Liver-Secreted Hexosaminidase A Regulates Insulin-Like Growth Factor Signaling and Glucose Transport in Skeletal Muscle

Magdalene K. Montgomery, Jacqueline Bayliss, Shuai Nie, William de Nardo, Stacey N. Keenan, Marziyeh Anari, Amanuiel Z. Taddese, Nicholas A. Williamson, Geraldine J. Ooi, Wendy A. Brown, Paul R. Burton, Paul Gregorevic, Craig A. Goodman, Kevin I. Watt, Matthew J. Watt

Research output: Contribution to journalArticleResearchpeer-review

2 Citations (Scopus)


Nonalcoholic fatty liver disease (NAFLD) and impaired glycemic control are closely linked; however, the pathophysiological mechanisms underpinning this bidirectional relationship remain unresolved. The high secretory capacity of the liver and impairments in protein secretion in NAFLD suggest that endocrine changes in the liver are likely to contribute to glycemic defects. We identify hexosaminidase A (HEXA) as an NAFLD-induced hepatokine in both mice and humans. HEXA regulates sphingolipid metabolism, converting GM2 to GM3 gangliosides-sphingolipids that are primarily localized to cell-surface lipid rafts. Using recombinant murine HEXA protein, an enzymatically inactive HEXA(R178H) mutant, or adeno-associated virus vectors to induce hepatocyte-specific overexpression of HEXA, we show that HEXA improves blood glucose control by increasing skeletal muscle glucose uptake in mouse models of insulin resistance and type 2 diabetes, with these effects being dependent on HEXA's enzymatic action. Mechanistically, HEXA remodels muscle lipid raft ganglioside composition, thereby increasing IGF-1 signaling and GLUT4 localization to the cell surface. Disrupting lipid rafts reverses these HEXA-mediated effects. In this study, we identify a pathway for intertissue communication between liver and skeletal muscle in the regulation of systemic glycemic control.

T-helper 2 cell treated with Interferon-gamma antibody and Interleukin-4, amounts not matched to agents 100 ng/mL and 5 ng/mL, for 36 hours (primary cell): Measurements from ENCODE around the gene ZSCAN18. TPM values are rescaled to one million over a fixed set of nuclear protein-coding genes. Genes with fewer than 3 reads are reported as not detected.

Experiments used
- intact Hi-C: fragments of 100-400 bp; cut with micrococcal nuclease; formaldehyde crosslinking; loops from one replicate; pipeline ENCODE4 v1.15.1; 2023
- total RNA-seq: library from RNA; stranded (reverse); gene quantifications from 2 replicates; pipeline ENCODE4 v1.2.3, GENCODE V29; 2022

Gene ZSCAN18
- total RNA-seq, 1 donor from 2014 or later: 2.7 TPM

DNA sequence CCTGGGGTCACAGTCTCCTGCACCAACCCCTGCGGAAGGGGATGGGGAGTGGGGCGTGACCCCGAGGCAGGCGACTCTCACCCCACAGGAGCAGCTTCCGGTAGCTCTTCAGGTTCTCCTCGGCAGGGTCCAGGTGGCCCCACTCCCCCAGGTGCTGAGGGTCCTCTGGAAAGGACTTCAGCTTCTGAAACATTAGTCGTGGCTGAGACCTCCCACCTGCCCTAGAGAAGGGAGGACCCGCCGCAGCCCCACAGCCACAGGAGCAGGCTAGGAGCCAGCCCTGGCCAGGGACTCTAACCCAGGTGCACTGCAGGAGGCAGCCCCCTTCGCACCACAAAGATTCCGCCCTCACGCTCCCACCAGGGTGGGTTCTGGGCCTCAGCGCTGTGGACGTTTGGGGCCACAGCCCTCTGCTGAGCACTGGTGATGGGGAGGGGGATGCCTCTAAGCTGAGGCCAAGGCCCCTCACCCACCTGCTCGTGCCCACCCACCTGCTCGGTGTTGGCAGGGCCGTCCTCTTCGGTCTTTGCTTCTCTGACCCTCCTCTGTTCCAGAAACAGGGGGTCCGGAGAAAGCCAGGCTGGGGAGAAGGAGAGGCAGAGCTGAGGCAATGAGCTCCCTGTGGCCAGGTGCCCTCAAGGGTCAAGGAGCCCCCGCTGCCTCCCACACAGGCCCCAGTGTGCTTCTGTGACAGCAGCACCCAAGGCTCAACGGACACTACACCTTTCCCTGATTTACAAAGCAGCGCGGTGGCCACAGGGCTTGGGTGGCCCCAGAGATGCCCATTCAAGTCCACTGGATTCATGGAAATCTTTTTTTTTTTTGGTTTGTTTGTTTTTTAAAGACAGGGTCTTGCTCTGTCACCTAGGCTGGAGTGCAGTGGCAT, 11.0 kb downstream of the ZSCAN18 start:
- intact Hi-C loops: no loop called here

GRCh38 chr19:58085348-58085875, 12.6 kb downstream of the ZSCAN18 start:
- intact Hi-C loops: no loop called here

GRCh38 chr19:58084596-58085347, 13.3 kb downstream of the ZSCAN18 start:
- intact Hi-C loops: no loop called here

Original languageEnglish
Pages (from-to)715-727
Number of pages13
Issue number6
Publication statusPublished - 1 Jun 2023

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